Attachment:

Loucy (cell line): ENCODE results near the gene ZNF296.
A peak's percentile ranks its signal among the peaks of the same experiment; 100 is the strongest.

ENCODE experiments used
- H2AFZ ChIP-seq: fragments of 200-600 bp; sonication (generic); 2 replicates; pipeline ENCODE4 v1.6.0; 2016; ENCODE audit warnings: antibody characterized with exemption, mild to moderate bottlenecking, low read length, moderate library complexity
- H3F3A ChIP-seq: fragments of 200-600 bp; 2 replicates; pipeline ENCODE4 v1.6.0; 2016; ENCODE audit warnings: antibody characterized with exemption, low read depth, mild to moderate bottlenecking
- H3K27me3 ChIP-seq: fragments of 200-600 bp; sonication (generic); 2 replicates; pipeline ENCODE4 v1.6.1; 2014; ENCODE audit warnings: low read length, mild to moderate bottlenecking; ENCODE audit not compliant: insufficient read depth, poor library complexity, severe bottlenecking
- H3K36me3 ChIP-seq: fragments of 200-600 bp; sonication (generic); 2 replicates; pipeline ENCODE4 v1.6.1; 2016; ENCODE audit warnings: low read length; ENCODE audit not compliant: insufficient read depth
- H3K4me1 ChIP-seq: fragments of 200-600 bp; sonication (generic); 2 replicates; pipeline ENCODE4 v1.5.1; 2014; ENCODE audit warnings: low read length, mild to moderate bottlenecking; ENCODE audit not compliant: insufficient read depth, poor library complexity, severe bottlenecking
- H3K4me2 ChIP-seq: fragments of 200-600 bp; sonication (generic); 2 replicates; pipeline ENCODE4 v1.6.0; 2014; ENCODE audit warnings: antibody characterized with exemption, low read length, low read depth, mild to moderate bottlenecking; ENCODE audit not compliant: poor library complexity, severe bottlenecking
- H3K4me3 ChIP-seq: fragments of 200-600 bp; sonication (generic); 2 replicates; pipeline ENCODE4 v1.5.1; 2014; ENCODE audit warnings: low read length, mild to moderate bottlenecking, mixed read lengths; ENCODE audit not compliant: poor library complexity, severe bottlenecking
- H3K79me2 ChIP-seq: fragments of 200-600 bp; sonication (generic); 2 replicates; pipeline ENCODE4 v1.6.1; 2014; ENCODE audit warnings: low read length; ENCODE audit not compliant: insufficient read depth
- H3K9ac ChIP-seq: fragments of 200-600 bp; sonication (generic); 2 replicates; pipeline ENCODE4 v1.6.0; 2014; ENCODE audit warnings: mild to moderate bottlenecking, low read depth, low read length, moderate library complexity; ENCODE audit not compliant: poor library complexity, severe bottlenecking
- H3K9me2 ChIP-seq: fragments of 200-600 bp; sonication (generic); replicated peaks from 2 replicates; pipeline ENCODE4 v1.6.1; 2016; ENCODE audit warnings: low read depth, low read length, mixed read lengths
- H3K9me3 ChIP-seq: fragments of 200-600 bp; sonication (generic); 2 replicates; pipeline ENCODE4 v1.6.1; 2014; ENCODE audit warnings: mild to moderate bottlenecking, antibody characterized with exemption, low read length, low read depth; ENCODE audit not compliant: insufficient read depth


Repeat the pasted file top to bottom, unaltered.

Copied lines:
Loucy (cell line): ENCODE results near the gene ZNF296.
A peak's percentile ranks its signal among the peaks of the same experiment; 100 is the strongest.

ENCODE experiments used
- H2AFZ ChIP-seq: fragments of 200-600 bp; sonication (generic); 2 replicates; pipeline ENCODE4 v1.6.0; 2016; ENCODE audit warnings: antibody characterized with exemption, mild to moderate bottlenecking, low read length, moderate library complexity
- H3F3A ChIP-seq: fragments of 200-600 bp; 2 replicates; pipeline ENCODE4 v1.6.0; 2016; ENCODE audit warnings: antibody characterized with exemption, low read depth, mild to moderate bottlenecking
- H3K27me3 ChIP-seq: fragments of 200-600 bp; sonication (generic); 2 replicates; pipeline ENCODE4 v1.6.1; 2014; ENCODE audit warnings: low read length, mild to moderate bottlenecking; ENCODE audit not compliant: insufficient read depth, poor library complexity, severe bottlenecking
- H3K36me3 ChIP-seq: fragments of 200-600 bp; sonication (generic); 2 replicates; pipeline ENCODE4 v1.6.1; 2016; ENCODE audit warnings: low read length; ENCODE audit not compliant: insufficient read depth
- H3K4me1 ChIP-seq: fragments of 200-600 bp; sonication (generic); 2 replicates; pipeline ENCODE4 v1.5.1; 2014; ENCODE audit warnings: low read length, mild to moderate bottlenecking; ENCODE audit not compliant: insufficient read depth, poor library complexity, severe bottlenecking
- H3K4me2 ChIP-seq: fragments of 200-600 bp; sonication (generic); 2 replicates; pipeline ENCODE4 v1.6.0; 2014; ENCODE audit warnings: antibody characterized with exemption, low read length, low read depth, mild to moderate bottlenecking; ENCODE audit not compliant: poor library complexity, severe bottlenecking
- H3K4me3 ChIP-seq: fragments of 200-600 bp; sonication (generic); 2 replicates; pipeline ENCODE4 v1.5.1; 2014; ENCODE audit warnings: low read length, mild to moderate bottlenecking, mixed read lengths; ENCODE audit not compliant: poor library complexity, severe bottlenecking
- H3K79me2 ChIP-seq: fragments of 200-600 bp; sonication (generic); 2 replicates; pipeline ENCODE4 v1.6.1; 2014; ENCODE audit warnings: low read length; ENCODE audit not compliant: insufficient read depth
- H3K9ac ChIP-seq: fragments of 200-600 bp; sonication (generic); 2 replicates; pipeline ENCODE4 v1.6.0; 2014; ENCODE audit warnings: mild to moderate bottlenecking, low read depth, low read length, moderate library complexity; ENCODE audit not compliant: poor library complexity, severe bottlenecking
- H3K9me2 ChIP-seq: fragments of 200-600 bp; sonication (generic); replicated peaks from 2 replicates; pipeline ENCODE4 v1.6.1; 2016; ENCODE audit warnings: low read depth, low read length, mixed read lengths
- H3K9me3 ChIP-seq: fragments of 200-600 bp; sonication (generic); 2 replicates; pipeline ENCODE4 v1.6.1; 2014; ENCODE audit warnings: mild to moderate bottlenecking, antibody characterized with exemption, low read length, low read depth; ENCODE audit not compliant: insufficient read depth